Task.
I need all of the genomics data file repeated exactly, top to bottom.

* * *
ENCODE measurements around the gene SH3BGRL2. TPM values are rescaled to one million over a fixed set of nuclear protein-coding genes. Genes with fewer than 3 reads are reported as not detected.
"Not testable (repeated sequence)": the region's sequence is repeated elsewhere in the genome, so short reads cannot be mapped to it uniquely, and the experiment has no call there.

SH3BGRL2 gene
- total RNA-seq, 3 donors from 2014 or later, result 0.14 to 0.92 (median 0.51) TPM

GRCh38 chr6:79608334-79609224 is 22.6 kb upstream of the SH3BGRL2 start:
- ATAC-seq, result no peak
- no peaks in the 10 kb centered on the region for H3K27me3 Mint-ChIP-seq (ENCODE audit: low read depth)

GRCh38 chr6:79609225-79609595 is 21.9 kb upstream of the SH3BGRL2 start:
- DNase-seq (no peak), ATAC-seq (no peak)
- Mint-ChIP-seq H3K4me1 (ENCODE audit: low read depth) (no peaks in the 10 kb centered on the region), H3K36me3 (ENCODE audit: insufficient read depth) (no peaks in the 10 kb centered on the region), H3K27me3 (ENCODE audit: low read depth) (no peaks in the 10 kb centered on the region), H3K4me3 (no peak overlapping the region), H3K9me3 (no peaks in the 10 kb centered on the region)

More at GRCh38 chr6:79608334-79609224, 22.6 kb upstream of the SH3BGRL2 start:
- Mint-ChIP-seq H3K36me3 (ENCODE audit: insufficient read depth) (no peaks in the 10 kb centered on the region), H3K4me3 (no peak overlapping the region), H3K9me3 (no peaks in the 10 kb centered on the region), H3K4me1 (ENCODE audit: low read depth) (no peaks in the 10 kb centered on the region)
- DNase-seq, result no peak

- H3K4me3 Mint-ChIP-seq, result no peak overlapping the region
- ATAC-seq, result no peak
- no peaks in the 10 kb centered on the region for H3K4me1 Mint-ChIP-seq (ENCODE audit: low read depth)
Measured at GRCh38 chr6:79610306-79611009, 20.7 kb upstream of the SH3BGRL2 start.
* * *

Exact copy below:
ENCODE measurements around the gene SH3BGRL2. TPM values are rescaled to one million over a fixed set of nuclear protein-coding genes. Genes with fewer than 3 reads are reported as not detected.
"Not testable (repeated sequence)": the region's sequence is repeated elsewhere in the genome, so short reads cannot be mapped to it uniquely, and the experiment has no call there.

SH3BGRL2 gene
- total RNA-seq, 3 donors from 2014 or later, result 0.14 to 0.92 (median 0.51) TPM

GRCh38 chr6:79608334-79609224 is 22.6 kb upstream of the SH3BGRL2 start:
- ATAC-seq, result no peak
- no peaks in the 10 kb centered on the region for H3K27me3 Mint-ChIP-seq (ENCODE audit: low read depth)

GRCh38 chr6:79609225-79609595 is 21.9 kb upstream of the SH3BGRL2 start:
- DNase-seq (no peak), ATAC-seq (no peak)
- Mint-ChIP-seq H3K4me1 (ENCODE audit: low read depth) (no peaks in the 10 kb centered on the region), H3K36me3 (ENCODE audit: insufficient read depth) (no peaks in the 10 kb centered on the region), H3K27me3 (ENCODE audit: low read depth) (no peaks in the 10 kb centered on the region), H3K4me3 (no peak overlapping the region), H3K9me3 (no peaks in the 10 kb centered on the region)

More at GRCh38 chr6:79608334-79609224, 22.6 kb upstream of the SH3BGRL2 start:
- Mint-ChIP-seq H3K36me3 (ENCODE audit: insufficient read depth) (no peaks in the 10 kb centered on the region), H3K4me3 (no peak overlapping the region), H3K9me3 (no peaks in the 10 kb centered on the region), H3K4me1 (ENCODE audit: low read depth) (no peaks in the 10 kb centered on the region)
- DNase-seq, result no peak

- H3K4me3 Mint-ChIP-seq, result no peak overlapping the region
- ATAC-seq, result no peak
- no peaks in the 10 kb centered on the region for H3K4me1 Mint-ChIP-seq (ENCODE audit: low read depth)
Measured at GRCh38 chr6:79610306-79611009, 20.7 kb upstream of the SH3BGRL2 start.